With the help of vaccines, America eliminated measles in 2000. Now that status is under threat. | Photo by Julian Stratenschulte/picture alliance via Getty Images

If an outbreak in New York state continues, the US will no longer be considered a nation that eliminated measles.

My father, like many of his generation, is hard of hearing, and he’s pretty sure a childhood brush with measles in Canada is to blame. The most contagious virus known to humans, measles can also lead to blindness, brain swelling, intellectual disabilities, and, in rare cases, death.

But most people who grew up in Canada and the US after a vaccine was introduced in 1963 didn’t have to worry about all that. In 1978, federal health officials in America set their sights on eliminating the virus. As more and more people were immunized, measles cases plummeted. By 2000, the US was declared measles-free, and until recently in North America, the disease was mostly relegated to the realm of lore.

Now, that’s changing. Too many people have forgotten how serious measles is, and they’re opting out of vaccines. Because of that, we all have to worry about measles again. At the beginning of September, the Centers for Disease Control and Prevention recorded more than 1,200 measles cases in the US. That’s the largest number for any year since 1992. It’s also a huge uptick compared to 2018, when 372 cases were reported.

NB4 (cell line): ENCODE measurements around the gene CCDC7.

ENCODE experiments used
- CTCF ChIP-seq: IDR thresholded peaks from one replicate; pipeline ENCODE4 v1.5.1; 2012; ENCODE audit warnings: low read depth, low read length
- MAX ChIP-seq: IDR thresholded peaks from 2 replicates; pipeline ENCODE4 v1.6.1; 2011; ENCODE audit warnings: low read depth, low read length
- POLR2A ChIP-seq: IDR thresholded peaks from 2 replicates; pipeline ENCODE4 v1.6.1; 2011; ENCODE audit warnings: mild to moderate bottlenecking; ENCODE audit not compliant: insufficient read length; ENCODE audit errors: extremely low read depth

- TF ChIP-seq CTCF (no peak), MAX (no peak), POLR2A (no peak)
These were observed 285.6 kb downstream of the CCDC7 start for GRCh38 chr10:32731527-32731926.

As a result, on October 2, the US could lose its measles-elimination status. That status is conferred on countries without continuous measles transmission for at least one year, where all measles cases can be linked back to a traveler who brought the virus from another country where it’s been circulating. If an outbreak in New York state marks its one-year anniversary at the beginning of October, our elimination status will go with it.

America certainly isn’t alone. Measles is surging around the world and other countries — including the United Kington, Greece, and Brazil — have lost their elimination status over the last year.

So we’re sliding backward on this public health measure, not quite to the pre-vaccine, measles-ridden world our parents and grandparents had to endure — but we’re trending in that direction. Here’s how that happened, and why it matters.

Why America’s measles-free status is under threat

Before a measles vaccine was introduced in the US, the country had 4 million cases with 48,000 hospitalizations and 500 deaths in the US every year. Measles was also a leading killer of children globally.

The beauty of the vaccine is that most people who get the proper dose will never get sick with measles, even if they’re exposed. And by 2000, because of widespread vaccination, the virus was declared eliminated in the US.